Falling Wireless-Phone Prices Drag Down U.S. Inflation, Again

(Bloomberg) -- Better deals for U.S. mobile-phone users are keeping a lid on a key gauge of inflation -- again.

The core consumer price index, which excludes volatile food and energy costs, rose 0.2 percent in November from the prior month, or 0.209 percent when taken to three decimal places, according to a Labor Department report Wednesday.

That pace would have been faster if not for a 2.2 percent monthly drop for wireless-service prices, the steepest since March 2017 -- when there was a record 7 percent decline as carriers sweetened data packages. That depressed annual inflation figures for a year.

Excluding last month’s big drop for wireless-service prices, the core CPI gauge would have risen by 0.257 percent, according to Bureau of Labor Statistics economist Steve Reed. That rounds up to 0.3 percent, which would have exceeded the median estimate of analysts for a 0.2 percent increase.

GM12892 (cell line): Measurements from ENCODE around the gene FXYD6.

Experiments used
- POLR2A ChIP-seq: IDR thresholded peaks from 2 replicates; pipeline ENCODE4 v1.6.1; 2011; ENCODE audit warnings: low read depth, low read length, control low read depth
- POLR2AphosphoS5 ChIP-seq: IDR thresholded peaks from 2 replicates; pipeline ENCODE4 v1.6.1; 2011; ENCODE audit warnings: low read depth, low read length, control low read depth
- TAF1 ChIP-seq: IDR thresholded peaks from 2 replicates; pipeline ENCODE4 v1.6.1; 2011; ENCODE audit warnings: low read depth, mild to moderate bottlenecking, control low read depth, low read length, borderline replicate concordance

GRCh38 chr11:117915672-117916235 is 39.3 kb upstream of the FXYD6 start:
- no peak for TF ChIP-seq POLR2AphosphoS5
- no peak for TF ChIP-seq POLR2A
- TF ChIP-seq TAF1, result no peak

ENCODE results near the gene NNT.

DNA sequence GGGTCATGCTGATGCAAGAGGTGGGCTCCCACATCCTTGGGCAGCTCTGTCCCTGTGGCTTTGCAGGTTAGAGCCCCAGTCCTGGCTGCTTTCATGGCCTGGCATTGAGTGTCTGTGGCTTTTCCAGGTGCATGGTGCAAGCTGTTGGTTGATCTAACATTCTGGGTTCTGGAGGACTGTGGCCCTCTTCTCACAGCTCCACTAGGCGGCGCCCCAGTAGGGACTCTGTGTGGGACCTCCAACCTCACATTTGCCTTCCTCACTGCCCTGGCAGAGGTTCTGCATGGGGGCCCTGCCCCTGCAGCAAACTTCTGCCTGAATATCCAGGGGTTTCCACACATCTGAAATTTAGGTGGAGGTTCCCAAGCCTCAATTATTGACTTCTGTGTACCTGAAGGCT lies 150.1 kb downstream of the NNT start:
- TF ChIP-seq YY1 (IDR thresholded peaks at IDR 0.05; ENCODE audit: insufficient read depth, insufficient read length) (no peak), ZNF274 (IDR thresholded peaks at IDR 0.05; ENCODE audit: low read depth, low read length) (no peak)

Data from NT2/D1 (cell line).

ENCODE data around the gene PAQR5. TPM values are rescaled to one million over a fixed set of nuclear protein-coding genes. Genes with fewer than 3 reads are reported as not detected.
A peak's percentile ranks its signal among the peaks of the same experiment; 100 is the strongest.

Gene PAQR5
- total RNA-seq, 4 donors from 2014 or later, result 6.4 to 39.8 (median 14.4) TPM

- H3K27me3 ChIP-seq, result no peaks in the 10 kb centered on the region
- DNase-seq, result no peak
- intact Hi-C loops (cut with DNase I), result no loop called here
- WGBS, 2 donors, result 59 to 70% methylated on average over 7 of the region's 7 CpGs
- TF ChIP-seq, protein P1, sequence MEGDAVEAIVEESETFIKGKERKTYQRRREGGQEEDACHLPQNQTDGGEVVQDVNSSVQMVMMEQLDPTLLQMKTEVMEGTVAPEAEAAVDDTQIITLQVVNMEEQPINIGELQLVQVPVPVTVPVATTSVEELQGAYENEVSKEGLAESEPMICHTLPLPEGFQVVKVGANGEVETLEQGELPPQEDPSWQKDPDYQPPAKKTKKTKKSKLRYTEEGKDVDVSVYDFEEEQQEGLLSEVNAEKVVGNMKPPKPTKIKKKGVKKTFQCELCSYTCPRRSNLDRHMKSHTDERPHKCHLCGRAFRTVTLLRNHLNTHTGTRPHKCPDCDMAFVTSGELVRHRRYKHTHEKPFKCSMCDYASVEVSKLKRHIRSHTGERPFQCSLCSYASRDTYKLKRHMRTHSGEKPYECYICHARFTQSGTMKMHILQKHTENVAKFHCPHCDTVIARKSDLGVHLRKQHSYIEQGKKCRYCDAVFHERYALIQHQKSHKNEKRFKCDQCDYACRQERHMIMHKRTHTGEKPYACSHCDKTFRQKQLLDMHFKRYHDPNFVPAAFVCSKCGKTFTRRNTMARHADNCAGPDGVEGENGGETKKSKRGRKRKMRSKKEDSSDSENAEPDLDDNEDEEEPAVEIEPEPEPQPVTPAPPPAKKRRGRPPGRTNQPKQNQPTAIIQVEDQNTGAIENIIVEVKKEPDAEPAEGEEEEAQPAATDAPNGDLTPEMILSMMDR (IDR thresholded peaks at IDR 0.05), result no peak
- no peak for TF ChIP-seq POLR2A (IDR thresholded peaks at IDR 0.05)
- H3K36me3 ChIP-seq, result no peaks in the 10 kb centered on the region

Falling Wireless-Phone Prices Drag Down U.S. Inflation, Again

Service prices have been falling since early last year, when the four major U.S. carriers moved to unlimited data plans, said Roger Entner, an analyst with Recon Analytics LLC. As people stream more shows and games on phones, data use rises but prices hold steady, effectively cutting costs, he said.

Adjustments based on the quality of phone plans “were an important factor” in the November decline in wireless-service prices, Reed said.

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